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The time to deal with ants is now – before harvest

If almond growers have sizeable ant populations in their orchards, now is the time to treat so they don’t become a major headache during harvest.

6/25/2021

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Some types of ants – the southern fire ant, the pavement ant and the red imported fire ant – crave protein. Almonds are an enticing snack for ants, which is why it’s important that growers move quickly to efficiently deal with any potential ant problems in their orchards prior to harvest. Tracy Miller, a pest control advisor with ValleyAg Consulting Services in Modesto, said most growers have already monitored their orchards at this point in the season to evaluate the number of ants present as well as what type.

The southern fire ant is more prevalent in the San Joaquin Valley. It can be aggressive when nests are disturbed and can deliver a painful sting. It tends to nest on the edges of wet areas or in the middle of rows, especially in weedy spots.

The pavement ant is found in the northern San Joaquin Valley and Sacramento Valley, often in sandy or loam soils, also frequently at the edges of watered areas or in the middles.

The red imported fire ant – though less common – also has been found in the Central and southern Valley regions. It is characterized by the knolls it builds that Miller said sometimes can be mistaken for gopher mounds.

Miller advises growers to walk their orchards – especially early in the morning and at sundown, when ants are most active – looking for signs of ants.

“What I look for is the number of mounds I find in a five-minute walk in a field,” he said. “One or two, that is very low pressure. I’m not going to push a grower to treat in that instance. If I am walking through a field and, ‘There’s one, there’s one, there’s one,’ that’s moderate pressure. High pressure is mounds between most trees.”

Growers with heavy, clay soils that develop cracks outside of areas wetted by sprinklers or drip hoses should check for ants that may be nesting down inside those cracks. If there are soil cracks, there won’t necessarily be ant mounds in the orchard to indicate that the ants are present, Miller said. Some growers chop up hot dogs or set out potato chips overnight, then check the next morning to see how much has been eaten by ants.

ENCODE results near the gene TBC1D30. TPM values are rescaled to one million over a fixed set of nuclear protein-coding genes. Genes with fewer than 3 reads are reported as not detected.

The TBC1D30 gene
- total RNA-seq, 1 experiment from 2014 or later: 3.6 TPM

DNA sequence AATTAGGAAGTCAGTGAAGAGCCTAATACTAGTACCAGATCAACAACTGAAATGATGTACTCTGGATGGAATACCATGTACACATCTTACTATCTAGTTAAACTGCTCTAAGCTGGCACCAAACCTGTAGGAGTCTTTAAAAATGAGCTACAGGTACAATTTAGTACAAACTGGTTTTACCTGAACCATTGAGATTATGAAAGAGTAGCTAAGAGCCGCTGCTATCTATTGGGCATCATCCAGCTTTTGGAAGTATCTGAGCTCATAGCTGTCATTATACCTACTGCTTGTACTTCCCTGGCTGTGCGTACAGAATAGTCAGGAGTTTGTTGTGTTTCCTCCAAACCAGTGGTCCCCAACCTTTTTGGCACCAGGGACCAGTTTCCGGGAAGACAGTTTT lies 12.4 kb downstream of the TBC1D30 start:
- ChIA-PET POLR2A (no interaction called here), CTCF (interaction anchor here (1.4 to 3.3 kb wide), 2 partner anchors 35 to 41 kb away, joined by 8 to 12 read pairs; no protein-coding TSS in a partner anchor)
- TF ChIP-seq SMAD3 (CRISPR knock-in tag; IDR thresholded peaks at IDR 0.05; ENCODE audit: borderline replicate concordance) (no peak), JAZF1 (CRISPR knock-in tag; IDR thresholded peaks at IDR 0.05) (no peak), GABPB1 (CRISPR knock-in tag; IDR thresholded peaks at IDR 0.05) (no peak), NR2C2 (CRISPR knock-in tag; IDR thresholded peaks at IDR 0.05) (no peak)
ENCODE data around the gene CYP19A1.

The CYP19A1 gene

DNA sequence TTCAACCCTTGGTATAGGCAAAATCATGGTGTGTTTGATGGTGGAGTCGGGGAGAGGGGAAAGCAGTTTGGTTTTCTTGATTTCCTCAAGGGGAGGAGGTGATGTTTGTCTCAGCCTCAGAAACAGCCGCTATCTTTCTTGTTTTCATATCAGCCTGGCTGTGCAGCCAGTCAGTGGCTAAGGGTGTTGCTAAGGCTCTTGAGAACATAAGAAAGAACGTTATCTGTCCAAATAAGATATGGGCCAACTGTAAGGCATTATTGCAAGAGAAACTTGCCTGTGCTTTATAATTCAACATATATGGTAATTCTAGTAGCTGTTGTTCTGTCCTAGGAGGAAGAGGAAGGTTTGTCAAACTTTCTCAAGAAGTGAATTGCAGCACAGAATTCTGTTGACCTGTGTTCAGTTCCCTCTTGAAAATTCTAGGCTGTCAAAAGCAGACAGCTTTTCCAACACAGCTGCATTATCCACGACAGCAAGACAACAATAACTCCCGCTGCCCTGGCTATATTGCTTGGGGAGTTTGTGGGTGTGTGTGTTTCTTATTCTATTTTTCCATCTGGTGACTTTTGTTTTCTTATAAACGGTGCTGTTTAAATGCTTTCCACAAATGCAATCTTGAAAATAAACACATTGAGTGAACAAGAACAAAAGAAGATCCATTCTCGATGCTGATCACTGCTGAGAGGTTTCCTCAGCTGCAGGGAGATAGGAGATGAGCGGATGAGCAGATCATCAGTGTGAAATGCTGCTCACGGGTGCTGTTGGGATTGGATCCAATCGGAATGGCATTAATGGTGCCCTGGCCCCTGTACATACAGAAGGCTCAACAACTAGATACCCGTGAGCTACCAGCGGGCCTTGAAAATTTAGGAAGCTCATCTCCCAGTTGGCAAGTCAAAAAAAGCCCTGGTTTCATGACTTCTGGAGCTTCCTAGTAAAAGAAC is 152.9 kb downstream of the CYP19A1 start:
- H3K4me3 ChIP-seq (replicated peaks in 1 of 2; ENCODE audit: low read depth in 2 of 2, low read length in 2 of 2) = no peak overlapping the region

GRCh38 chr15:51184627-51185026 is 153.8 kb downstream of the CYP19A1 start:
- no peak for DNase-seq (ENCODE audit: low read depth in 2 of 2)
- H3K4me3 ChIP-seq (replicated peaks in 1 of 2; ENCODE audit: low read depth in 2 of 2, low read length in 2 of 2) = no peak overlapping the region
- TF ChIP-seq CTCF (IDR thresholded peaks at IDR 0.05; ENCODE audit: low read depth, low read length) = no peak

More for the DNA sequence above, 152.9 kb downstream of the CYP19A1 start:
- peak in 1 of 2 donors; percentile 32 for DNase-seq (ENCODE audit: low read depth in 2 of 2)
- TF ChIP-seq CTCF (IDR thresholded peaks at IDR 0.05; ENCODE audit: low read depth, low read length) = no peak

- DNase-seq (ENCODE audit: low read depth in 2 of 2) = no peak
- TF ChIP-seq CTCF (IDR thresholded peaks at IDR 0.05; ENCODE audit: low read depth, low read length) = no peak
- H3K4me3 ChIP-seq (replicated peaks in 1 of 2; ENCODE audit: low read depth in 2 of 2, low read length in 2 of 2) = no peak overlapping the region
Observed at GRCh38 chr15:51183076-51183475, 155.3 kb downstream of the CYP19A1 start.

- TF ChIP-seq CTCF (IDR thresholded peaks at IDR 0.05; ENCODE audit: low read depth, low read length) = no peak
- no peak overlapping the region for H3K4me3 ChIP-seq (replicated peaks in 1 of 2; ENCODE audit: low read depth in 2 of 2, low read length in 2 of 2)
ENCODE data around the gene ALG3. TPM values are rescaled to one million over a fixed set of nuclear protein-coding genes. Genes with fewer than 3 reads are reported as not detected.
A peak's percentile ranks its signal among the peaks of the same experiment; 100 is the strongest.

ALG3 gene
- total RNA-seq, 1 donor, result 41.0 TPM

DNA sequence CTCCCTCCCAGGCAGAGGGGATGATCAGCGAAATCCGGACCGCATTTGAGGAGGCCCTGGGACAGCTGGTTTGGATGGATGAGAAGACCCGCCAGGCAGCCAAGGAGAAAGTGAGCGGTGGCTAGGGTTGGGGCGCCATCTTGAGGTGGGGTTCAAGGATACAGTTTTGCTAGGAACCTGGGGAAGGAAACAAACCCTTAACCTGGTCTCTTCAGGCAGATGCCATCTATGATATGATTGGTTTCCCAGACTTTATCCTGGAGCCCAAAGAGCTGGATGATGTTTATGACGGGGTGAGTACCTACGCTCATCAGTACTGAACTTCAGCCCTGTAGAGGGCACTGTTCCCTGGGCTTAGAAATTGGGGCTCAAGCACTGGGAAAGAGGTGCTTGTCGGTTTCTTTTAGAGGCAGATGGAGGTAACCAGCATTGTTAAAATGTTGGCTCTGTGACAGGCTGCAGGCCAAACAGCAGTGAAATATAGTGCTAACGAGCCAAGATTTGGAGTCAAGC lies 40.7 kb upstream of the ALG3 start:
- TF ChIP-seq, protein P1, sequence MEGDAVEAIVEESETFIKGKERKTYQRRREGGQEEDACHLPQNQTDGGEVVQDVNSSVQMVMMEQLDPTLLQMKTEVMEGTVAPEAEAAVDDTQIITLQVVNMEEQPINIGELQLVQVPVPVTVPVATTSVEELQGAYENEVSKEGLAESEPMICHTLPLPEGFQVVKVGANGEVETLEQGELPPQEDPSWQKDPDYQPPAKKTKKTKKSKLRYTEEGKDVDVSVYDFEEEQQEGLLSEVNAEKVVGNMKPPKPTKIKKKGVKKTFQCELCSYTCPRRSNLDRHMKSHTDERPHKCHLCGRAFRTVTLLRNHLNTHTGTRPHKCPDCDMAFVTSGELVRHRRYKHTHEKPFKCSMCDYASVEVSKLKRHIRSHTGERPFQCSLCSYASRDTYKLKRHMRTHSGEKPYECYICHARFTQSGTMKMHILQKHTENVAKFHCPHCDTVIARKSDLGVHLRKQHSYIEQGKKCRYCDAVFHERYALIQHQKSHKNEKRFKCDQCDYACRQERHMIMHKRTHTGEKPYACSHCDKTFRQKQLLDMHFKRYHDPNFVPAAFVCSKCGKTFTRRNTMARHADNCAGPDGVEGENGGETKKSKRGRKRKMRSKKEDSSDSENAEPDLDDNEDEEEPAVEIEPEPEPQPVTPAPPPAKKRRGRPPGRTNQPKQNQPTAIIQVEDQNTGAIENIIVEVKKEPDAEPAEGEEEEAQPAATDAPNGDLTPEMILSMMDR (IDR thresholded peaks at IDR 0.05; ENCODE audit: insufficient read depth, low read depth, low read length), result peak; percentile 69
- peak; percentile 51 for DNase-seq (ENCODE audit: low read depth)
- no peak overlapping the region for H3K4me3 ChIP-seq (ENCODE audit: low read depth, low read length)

Timing determines treatment

Treatment for ants typically should begin in mid- to late May and early June with insect growth regulator (IGR) insecticides. Miller advises clients to apply pyriproxyfen 10 weeks before they anticipate shaking and methoprene six to eight weeks before harvest begins.

Both insecticides take time to produce results. They are spread at a rate of 1 to 2 pounds per acre. Worker ants take the bait back to the nest, where it is eaten by other ants as well as the queen. Eventually, the workers die off and the queen goes sterile, reducing the cycle of new ant generations.

Abamectin is another insecticide that works in a similar way, usually in two to three weeks. Its advantage is that it can be spread closer to harvest.

“I want that bait to go out at least 30 days before the first variety is shaken,” Miller explained. “If we’re going to shake on the 15th of August, I want that bait out by July 15.”

A fourth option is metaflumizone, which kills worker ants in five to seven days but isn’t always as effective on queens, according to Miller. Most growers using metaflumizone will apply it seven to 10 days before they are going to shake.

“Don’t apply it too early unless you’re planning on making two treatments, like 30 days before you shake and again five days before you shake,” Miller recommended.


Ground needs to be dry

In all cases, applications should occur when the ground is dry – at least two or three days pre- and post-irrigation in orchards that use flood irrigation or sprinklers. The best times to apply are early in the day or at sundown, when ants are most active. For growers with micro-drip systems, treatment for ants in the middle of rows can happen at the same time irrigation occurs because the wetted area is so small.

Miller cautioned against applications when temperatures are 95 degrees or warmer because the soybean oil in the insecticides can become sticky and gum up applicators.

For growers with cover crops, Miller recommends mowing the crop before treating for ants. “More organic mass makes it harder for ants to get the bait,” he said. “You want the bait right on top of the soil. The best way to actually achieve this is to spray the cover crop first with an herbicide and then mow it down seven to 10 days later." 


The threat posed by ants is serious. They may be small but are voracious eaters and can squeeze into tiny openings in hulls and shells while almonds are drying on the ground. “Ants often are right where we windrow the almonds,” Miller said, “so you’re putting the food source right on top of them.”